By the skin of their teeth, Henley emerged victorious at Datchet in what ended up as the closest of encounters – well up there in the pantheon of Damn Close-Run Things. On a day when the weather stymied High Wycombe’s and Aston Rowant’s chances, the win took Henley up to fourth spot and keeps them very much in the mix, just 18 points separating Datchet, still top, from fifth placed High Wycombe.
In front of their hardcore travelling support, Henley won the toss and decided to bowl on a breezy morning, which, allied to Heathrow departures taking off a few hundred feet above, made for chill and noisy viewing.
Once the scoreboard started working in the fifth over, it revealed that opener Barrett had already departed lbw and fellow opener Dickinson was taking a shine to the Henley bowling. Dickinson would take some prising out, but durability was an issue for Datchet as Nugent removed Mead and Dickinson, and Johnny Connell revealed himself as a seamer of some talent, doing for Samoan International and Auckland Aces star, Sean Solia, and Brooks to make it 61-5.
By lunch, Datchet had slumped to 87-7, the vintage Naylor having also retired hurt with a damaged calf, his replacement, Joe Thomas almost immediately brilliantly run out by Connell, a direct hit with little to aim at and Akhtar bowled by Nugent (4-52).
After lunch, it was extremely slow going as Raheem Sher clung on but did little for the score, the sort of player Henley were happy to keep in post as a now somewhat restored and ready to reappear Naylor fretted on the boundary. A rather dull spell of cricket was enlivened when Datchet had 5 penalty runs awarded against them for repeatedly running down the wicket despite being warned more than once.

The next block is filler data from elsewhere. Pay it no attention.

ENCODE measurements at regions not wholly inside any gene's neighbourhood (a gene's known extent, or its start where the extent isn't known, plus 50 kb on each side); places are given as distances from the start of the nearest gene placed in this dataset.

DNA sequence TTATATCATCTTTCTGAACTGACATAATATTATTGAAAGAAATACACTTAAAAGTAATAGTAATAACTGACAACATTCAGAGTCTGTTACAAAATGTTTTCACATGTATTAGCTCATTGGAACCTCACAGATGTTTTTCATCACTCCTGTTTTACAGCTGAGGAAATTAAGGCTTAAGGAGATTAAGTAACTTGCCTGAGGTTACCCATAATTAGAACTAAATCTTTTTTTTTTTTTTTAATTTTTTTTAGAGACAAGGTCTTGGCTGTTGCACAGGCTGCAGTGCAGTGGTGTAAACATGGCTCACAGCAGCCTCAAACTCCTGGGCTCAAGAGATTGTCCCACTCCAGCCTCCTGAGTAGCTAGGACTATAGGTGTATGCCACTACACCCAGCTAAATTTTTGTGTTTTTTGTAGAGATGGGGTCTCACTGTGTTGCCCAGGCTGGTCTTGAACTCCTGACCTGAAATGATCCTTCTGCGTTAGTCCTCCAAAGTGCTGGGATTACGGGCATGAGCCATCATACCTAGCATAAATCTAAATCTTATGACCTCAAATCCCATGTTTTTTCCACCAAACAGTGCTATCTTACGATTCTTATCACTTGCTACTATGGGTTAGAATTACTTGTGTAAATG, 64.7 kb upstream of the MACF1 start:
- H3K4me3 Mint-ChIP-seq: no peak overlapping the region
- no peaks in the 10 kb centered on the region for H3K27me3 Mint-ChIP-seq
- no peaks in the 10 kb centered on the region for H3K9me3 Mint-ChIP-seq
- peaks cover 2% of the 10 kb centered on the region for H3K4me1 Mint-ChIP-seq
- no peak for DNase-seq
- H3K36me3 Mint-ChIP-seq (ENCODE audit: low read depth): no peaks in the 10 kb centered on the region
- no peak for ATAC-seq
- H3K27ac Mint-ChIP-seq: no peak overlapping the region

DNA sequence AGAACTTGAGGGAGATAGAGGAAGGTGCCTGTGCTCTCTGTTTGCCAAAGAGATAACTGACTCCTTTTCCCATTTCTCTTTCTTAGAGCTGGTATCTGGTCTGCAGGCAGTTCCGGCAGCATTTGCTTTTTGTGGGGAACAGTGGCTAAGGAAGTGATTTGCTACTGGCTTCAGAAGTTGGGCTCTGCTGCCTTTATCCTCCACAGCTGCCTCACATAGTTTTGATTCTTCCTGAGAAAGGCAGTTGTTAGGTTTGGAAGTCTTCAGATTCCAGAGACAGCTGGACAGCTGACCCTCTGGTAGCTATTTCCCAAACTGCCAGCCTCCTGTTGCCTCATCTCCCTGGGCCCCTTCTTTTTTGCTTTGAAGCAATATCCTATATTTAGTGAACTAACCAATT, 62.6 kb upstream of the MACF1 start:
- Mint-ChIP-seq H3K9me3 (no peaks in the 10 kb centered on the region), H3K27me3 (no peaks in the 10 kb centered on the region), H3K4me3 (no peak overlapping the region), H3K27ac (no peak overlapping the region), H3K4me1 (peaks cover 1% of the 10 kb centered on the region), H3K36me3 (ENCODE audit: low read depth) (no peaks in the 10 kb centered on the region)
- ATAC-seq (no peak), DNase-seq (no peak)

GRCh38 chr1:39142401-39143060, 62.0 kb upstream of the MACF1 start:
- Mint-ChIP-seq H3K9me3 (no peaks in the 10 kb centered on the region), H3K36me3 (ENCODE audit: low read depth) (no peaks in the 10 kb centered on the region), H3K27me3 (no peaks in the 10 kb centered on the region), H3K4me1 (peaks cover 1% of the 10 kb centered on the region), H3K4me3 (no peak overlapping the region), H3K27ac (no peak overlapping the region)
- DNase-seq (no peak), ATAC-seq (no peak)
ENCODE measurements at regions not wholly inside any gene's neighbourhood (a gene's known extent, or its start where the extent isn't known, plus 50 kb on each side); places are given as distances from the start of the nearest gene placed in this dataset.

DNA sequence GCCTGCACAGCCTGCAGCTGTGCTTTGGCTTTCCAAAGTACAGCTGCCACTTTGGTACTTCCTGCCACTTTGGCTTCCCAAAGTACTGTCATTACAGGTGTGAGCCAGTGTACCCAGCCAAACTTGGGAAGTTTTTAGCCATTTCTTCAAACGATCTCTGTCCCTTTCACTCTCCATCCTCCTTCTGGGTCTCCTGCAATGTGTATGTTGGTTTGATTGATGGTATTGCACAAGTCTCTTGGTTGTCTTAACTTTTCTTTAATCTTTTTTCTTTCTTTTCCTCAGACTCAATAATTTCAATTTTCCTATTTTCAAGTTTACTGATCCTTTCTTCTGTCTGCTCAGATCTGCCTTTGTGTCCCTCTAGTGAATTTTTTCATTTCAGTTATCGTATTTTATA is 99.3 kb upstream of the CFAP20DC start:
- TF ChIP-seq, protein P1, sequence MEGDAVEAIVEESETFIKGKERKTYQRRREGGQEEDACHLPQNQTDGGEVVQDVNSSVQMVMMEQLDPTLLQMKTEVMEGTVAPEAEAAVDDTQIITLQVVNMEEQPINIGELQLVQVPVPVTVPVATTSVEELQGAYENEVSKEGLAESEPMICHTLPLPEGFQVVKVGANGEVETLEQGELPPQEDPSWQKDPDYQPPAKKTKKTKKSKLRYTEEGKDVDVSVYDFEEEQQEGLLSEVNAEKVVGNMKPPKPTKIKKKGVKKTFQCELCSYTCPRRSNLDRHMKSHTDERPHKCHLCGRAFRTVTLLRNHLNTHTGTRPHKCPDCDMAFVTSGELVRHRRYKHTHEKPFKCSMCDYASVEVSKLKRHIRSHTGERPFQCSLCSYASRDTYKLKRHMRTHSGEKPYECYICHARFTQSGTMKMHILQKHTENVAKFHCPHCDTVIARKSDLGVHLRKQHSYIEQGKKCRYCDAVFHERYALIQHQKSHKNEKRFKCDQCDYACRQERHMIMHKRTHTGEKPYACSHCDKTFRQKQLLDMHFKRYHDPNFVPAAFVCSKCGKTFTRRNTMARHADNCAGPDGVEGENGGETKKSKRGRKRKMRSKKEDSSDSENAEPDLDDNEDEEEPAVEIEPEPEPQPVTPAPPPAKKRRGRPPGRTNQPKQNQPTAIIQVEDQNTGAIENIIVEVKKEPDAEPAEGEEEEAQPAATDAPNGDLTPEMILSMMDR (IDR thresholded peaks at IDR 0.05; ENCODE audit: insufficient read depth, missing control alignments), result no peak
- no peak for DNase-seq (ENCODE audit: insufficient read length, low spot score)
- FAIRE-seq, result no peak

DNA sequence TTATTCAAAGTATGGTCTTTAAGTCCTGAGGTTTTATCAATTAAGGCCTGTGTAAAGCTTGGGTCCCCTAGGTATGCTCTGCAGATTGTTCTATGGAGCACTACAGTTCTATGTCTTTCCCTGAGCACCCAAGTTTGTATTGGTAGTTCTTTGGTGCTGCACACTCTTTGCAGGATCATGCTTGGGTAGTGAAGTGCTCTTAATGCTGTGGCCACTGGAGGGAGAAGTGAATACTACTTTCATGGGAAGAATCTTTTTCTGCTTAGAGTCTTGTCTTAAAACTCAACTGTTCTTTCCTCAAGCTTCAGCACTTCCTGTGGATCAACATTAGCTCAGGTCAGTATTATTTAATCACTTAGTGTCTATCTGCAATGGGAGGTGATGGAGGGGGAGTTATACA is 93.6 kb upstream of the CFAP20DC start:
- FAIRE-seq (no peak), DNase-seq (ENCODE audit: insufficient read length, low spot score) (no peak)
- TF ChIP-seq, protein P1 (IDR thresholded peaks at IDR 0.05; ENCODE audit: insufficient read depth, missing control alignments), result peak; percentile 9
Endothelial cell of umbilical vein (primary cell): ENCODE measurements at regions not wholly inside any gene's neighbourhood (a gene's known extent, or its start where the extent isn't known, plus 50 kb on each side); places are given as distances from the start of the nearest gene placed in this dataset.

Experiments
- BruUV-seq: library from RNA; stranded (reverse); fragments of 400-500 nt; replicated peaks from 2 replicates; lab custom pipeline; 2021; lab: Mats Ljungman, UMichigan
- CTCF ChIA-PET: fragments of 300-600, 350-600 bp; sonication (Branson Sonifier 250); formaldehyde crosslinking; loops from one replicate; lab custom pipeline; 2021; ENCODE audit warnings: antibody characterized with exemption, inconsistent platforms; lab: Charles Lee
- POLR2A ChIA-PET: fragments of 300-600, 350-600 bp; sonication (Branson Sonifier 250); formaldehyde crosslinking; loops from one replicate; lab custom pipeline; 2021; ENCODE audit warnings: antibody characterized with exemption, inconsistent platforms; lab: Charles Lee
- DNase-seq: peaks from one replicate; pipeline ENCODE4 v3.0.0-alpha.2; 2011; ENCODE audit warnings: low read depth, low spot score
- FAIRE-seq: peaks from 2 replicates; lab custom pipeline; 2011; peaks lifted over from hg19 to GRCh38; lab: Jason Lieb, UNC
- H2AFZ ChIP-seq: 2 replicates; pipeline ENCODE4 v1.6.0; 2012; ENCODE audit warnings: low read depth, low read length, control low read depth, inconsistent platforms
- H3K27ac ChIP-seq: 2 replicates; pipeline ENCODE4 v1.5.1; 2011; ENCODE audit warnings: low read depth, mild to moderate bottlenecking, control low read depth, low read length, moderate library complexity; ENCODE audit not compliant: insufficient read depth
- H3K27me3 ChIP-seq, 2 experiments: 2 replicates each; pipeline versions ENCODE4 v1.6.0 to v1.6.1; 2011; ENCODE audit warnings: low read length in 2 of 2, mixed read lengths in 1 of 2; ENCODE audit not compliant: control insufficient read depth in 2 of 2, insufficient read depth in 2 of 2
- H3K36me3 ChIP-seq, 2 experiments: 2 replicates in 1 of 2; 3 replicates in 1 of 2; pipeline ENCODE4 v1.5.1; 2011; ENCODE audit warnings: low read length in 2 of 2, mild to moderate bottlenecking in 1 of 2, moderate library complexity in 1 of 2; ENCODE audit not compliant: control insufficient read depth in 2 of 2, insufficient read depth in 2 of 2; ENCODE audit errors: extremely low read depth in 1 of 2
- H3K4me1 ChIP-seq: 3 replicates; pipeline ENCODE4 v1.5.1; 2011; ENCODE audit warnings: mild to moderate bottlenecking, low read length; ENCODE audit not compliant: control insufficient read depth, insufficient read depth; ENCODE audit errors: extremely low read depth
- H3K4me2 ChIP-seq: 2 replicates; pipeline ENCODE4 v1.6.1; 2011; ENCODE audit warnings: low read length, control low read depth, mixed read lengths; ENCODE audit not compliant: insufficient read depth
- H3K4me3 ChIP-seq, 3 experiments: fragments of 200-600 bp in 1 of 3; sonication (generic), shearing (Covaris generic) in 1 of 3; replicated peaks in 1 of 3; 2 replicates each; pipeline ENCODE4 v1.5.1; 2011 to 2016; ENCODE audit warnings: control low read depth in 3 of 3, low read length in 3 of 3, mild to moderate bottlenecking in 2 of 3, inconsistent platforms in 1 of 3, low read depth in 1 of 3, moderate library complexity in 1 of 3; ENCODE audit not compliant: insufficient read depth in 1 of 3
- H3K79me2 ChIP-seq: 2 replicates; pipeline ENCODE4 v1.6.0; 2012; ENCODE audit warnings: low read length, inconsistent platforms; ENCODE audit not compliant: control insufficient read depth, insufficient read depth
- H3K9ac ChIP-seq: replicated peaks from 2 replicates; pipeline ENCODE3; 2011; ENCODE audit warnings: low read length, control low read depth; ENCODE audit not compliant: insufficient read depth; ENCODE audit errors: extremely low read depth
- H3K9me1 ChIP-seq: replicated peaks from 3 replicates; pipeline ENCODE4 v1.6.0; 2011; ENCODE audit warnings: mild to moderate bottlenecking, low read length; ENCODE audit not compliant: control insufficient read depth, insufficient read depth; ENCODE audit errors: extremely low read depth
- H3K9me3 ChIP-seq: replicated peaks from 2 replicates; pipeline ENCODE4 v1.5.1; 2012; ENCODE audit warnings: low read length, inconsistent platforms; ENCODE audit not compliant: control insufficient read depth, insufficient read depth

Sher (42 off 124 balls) finally departed and Naylor limped out for his second spell with a runner and struck a few lusty blows before becoming Shaariq Sheikh’s second victim. Smithson held on to the end with a slow 44 and Henley needed 186.
Out strode young opener Archie Carter, Henley’s gain and Wokingham’s loss. Just as the Morris chapter ends, so the Carter chapter begins and what a find he a is. His 67 exuded class and without it, this would have been a different tale. It was not Connell’s day nor that of Mikey Roberts, who despite being reprieved by the umpire, reversing his own decision, perished two balls later. Matt Rowe, batting at four, found greater traction for a 49-run partnership with Carter. Then, it was youth to the fore as Carter and Liam Hilditch added another 47 between them. But Carter’s departure soon followed by Hilditch, Euan Brock, and Nugent, invigorated Datchet, always lively in the field with their appeals and their “oohs” and “ahs” at near and far from near misses.
Solia might not have has much of day with the bat but, he was just too good with the ball (7-61). The ascent to victory was worthy of a “hors categorie” Alpine climb in the Tour De France as Stewart Davison and Adam Searle, ground their way up. Momentum drained away and runs came at an agonising trickle. Not an issue as overs there were aplenty. Datchet tried everything including trying to keep the ball far away from the batters, which donated 8 precious byes. 180, just six runs to go. Datchet resorted to bowling at the stumps and Davison and Searle were gone in a heartbeat.
Jordan and Sheikh! Last men standing. Darkening skies, rain about. Could they do it? Squeaky bum time and then some. Five dots following Searle’s departure. Solia to Sheikh, a maiden, four singles in the next over. Solia to Sheikh, a maiden. Harris to Jordan, the fielder diving, but clutching at air and two priceless runs! Over the line, palpable relief, euphoria. It was as tight as that.
This Saturday, the second half of the season begins with a trip to lowly Oxford and a game which Henley need to win if they are to keep their Championship hopes alive.